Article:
DETROIT -- U.S. light-vehicle sales will continue in the high 16 million to low 17 million range for the next "several years," AutoNation Inc. CEO Mike Jackson told the Detroit Economic Club.
He declined to specify how long sales would be that high but said "it's hard to go beyond three years" with forecasts.
Jackson also predicted that gasoline prices will remain low as the U.S. improves its ability to produce oil and become less energy dependent on foreign nations and that credit will remain readily available without running the risk of an auto-lending bubble.
"I'm extremely optimistic," Jackson said. "I'm optimistic about the American economy and the growth rate, the oil industry. I see 17 million units next year."
He added: "Next year's going to be one of the all-time best years in the history of the auto industry."
Jackson said low gasoline prices help spur sales of high-priced pickups and SUVs. But cheap gasoline also creates a challenge to dealers.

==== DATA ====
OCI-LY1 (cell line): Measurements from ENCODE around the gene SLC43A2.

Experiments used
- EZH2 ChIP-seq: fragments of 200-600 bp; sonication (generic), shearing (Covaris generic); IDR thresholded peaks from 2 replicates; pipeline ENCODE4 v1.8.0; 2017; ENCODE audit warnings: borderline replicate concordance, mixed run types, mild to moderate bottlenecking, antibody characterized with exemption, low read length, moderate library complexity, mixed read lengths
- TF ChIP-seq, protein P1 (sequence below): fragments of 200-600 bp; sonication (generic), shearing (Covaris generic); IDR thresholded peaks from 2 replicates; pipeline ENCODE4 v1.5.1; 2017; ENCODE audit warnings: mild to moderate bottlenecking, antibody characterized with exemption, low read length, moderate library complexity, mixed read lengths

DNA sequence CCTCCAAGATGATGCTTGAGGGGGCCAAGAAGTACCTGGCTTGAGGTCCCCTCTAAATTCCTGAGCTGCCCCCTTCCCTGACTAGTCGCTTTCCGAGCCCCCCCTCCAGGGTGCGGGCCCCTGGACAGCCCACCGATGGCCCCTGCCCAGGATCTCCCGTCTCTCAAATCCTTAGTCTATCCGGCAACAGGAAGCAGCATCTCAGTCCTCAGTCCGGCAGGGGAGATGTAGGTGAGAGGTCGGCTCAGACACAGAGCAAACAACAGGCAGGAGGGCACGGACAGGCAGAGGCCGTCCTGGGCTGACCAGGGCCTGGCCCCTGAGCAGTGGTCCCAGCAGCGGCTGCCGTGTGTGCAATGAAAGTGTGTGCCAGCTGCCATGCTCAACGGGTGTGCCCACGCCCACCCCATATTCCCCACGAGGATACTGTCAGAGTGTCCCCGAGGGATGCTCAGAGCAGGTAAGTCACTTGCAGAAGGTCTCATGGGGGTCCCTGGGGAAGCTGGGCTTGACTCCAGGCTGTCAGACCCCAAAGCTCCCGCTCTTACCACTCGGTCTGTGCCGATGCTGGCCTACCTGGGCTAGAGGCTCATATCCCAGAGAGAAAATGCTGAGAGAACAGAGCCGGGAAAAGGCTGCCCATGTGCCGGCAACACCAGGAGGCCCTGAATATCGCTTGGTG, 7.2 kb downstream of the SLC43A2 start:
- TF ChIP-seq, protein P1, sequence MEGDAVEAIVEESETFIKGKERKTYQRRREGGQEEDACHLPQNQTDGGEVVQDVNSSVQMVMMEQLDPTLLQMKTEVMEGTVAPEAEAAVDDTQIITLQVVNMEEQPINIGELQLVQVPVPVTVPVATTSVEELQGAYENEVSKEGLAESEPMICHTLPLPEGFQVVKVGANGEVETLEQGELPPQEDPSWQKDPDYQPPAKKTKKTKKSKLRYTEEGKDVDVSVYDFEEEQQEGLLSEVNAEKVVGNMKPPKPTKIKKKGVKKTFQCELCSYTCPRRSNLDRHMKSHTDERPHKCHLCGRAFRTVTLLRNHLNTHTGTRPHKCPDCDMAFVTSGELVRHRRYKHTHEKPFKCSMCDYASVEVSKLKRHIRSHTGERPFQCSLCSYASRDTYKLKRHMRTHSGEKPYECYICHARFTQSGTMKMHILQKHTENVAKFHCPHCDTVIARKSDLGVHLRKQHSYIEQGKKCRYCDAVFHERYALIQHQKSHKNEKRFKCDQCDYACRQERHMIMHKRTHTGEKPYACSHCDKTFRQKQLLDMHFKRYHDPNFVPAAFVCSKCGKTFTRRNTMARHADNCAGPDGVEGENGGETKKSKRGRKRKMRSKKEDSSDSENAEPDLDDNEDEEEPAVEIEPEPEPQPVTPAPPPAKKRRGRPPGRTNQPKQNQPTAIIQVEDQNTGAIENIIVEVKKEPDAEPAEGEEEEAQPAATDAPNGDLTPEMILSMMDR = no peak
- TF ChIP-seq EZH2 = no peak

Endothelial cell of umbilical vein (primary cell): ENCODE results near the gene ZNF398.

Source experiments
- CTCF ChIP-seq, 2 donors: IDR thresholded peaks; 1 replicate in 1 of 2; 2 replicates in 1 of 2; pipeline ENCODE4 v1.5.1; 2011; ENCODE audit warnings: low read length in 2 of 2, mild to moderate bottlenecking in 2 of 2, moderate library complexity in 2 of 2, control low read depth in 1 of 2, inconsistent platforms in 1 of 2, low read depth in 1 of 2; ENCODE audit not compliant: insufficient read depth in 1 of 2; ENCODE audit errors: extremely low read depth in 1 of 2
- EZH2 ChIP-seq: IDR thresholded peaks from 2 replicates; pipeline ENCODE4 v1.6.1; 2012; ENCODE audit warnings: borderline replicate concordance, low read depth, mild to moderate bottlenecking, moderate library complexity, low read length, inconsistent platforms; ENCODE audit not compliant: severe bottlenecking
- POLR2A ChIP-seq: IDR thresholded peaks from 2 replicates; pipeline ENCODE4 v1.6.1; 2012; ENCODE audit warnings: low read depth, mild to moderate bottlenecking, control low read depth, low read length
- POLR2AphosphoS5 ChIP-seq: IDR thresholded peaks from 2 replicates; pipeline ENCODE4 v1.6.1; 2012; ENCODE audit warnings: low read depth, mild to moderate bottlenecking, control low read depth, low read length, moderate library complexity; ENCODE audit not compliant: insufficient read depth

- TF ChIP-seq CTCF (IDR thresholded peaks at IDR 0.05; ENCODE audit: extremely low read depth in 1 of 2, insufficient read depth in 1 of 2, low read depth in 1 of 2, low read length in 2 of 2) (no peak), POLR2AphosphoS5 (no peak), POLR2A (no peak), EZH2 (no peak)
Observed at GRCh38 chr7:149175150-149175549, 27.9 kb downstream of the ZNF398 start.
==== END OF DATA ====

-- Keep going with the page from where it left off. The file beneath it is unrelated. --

"When we move below $3 a gallon" for gasoline, "we're going to see a stampede" away from fuel-efficient vehicles, Jackson said.
He said he worries that automakers will overproduce vehicles and then use complex incentive programs to sell them. An oversupply of inventory is costly to dealers, Jackson said, while incentive programs devalue the vehicles and can lead to dealers undermining one another in pricing.
In remarks after his speech, Jackson said auto financing will hold strong over the next few years. He does not worry about consumers taking out longer auto loans.
"What you have to look at is: What is the average loan length? That's all that matters," Jackson said. "Over the last several years it grew from 61 months to 63 months. It's nothing; that's really no movement."
American consumers "pay their car loans, and they pay them off fast," he said. The average 63-month loan gets paid off in 36 months, he said, and if a loan isn't paid, "you can go out and get it" by repossessing the vehicle. c